Friday, September 14, 2012

Hop, Skip, Jump!

Hop, skip, jump on over to my new blog:

A more permanent blogosphere incarnation: it is the site where I will share my thoughts on the world, as well as photographs and updates on the jewelry business and life transition.

Thanks for reading --- and enjoy!

Saturday, June 9, 2012

Horses Make a Landscape Look More Beautiful

(I know...the last entry was supposed to be the last entry, but this morning, I woke up and found Horses Make a Landscape More Beautiful by Alice Walker, and I remembered all the times that I have read her writing, and it is grey and almost rainy outside, so I sat on the black leather couch with some coffee and found this poem.)


These mornings of rain
when the house is cozy
and the phone doesn't ring
and I am alone
though snug
in my daughter's
fire-red robe

These mornings of rain
when my lover's large socks
cushion my chilly feet
and meditation
has made me one
with the pine tree
outside my door

These mornings of rain
when all the noises coming
from the street
have a slippery sound
and the wind whistles
and I have had my cup
of green tea

These mornings
in Fall
when I have slept late
and dreamed
of people I like
in places where we're
obviously on vacation

These mornings
I do not need
my beloveds' arms about me
until much later
in the day.

I do not need food
I do not need the postperson
I do not need my best friend
to call me
with the latest
on the invasion of Grenada
and her life

I do not need anything.

To be warm, to be dry,
to be writing poems again
(after months of distraction
and emptiness!)
to love and be loved
in absentia
is joy enough for me.

On these blustery mornings
in a city
that could be wet
from my kisses
I need nothing else.

And then again,
I need it all.

Thursday, June 7, 2012

At last.....the last

Weightless - Brian Eno

1. "We just want to stay with you!!! You are leaving....we want to be with you!!!" - on asking the students how they want their schedule to be during the last week of half days. Monday - Thursday are going to be divine.
2. Giving plants away to a student who has taken care of them all year. I bought him an epiphyte at the Brooklyn Botanical Garden over the winter and he has taken such pride in its care. I gave him all the classroom plants. Yesterday, he took the first load home in a white cardboard box. Inside it, carefully placed, were a jade plant and saucer, four African violets, his epiphyte and a purple watering can. Today he took home a night-blooming cereus in a hanging basket.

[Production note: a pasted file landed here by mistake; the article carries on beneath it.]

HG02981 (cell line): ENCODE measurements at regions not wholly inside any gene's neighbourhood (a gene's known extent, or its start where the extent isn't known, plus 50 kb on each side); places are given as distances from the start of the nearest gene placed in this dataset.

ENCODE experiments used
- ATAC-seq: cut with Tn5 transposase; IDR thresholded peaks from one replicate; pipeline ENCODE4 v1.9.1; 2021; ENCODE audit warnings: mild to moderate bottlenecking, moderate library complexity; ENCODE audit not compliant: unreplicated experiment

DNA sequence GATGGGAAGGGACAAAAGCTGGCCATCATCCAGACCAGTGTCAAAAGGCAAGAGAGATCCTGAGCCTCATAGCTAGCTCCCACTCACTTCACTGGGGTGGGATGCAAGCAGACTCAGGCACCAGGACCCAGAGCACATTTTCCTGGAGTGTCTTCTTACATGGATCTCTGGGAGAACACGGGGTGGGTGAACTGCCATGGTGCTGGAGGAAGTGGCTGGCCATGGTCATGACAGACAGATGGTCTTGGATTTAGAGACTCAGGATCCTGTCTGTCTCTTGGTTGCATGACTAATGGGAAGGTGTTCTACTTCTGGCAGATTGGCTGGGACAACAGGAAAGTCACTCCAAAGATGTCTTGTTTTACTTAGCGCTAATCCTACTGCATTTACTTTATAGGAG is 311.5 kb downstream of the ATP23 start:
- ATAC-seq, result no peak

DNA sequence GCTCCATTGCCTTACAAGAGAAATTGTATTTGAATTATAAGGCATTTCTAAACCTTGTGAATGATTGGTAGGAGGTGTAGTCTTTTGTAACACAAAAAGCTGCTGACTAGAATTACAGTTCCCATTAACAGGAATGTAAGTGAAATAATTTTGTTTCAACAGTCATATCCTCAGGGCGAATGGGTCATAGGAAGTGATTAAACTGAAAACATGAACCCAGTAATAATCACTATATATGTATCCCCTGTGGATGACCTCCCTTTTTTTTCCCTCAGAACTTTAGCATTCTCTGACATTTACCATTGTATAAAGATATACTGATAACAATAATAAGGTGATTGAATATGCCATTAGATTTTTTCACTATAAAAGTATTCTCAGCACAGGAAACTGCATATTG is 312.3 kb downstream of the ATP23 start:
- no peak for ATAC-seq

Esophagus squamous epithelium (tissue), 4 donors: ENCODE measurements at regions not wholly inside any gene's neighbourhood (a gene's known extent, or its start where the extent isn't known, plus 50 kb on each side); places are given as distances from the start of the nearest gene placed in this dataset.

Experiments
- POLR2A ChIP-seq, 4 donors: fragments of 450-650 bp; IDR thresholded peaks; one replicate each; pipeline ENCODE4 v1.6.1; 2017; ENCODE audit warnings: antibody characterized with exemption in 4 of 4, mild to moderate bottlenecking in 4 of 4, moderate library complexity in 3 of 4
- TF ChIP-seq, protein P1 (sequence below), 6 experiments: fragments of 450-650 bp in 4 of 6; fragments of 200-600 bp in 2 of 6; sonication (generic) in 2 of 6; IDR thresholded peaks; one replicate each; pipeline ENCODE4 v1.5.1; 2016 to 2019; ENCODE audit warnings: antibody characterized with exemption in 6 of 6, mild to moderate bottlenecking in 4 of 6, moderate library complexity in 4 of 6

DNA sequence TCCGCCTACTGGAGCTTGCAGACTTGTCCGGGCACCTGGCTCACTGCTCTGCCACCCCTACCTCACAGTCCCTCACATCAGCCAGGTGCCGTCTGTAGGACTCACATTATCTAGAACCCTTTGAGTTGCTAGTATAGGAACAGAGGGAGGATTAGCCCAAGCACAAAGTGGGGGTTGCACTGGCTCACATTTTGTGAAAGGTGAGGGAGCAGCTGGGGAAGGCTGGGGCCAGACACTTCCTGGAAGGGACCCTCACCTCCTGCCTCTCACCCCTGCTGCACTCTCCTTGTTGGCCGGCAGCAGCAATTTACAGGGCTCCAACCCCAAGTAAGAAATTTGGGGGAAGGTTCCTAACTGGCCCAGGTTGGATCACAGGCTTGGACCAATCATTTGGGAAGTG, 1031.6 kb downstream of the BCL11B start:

3. Finishing things, no matter how hard that is for me.
4. Dressing up like a Fireman from Fahrenheit 451 to celebrate the life of Ray Bradbury, the importance of books, and the value of being a smidge anarchistic.
5. Cooking dinner for oneself on a rainy night, in a friend's kitchen, whilst drinking a glass of wine and listening to good music. Those moments are what it is all about.

Nightlite - Bonobo

Today, I drove back to my friend's house, the old Germantown house where I have been staying for about two weeks, at around 4:30. I drove up 5th street, out of the ghetto, or the Ojo de Oro as sometimes it is called, into northwest Philly, and back into beautiful Germantown. Over the last two weeks, I have often thought that had I lived in Germantown, would my experience of Philadelphia been fundamentally different? Most definitely yes, but I still think I would be moving on. 

I leave Philly in a week! A week from now, I will be grilling with friends here at this house, drinking beer and eating food with the good people in my life, and finishing packing my car. My car has become a three-dimensional Tetris game of my accoutrement: the junk I saved after the massive sell off. 

You've Got the Love - Florence and the Machine

So that's it. It is amazing how much can change in a year: how the course of your life can change, how you can have one plan and then another and then the better one just shows up in front of your eyes and you can be sitting on a roof in Mexico and realize you don't have to have an excuse for anything in life, you just have to make choices and do things and stay true to yourself and remember that you always know the right answer.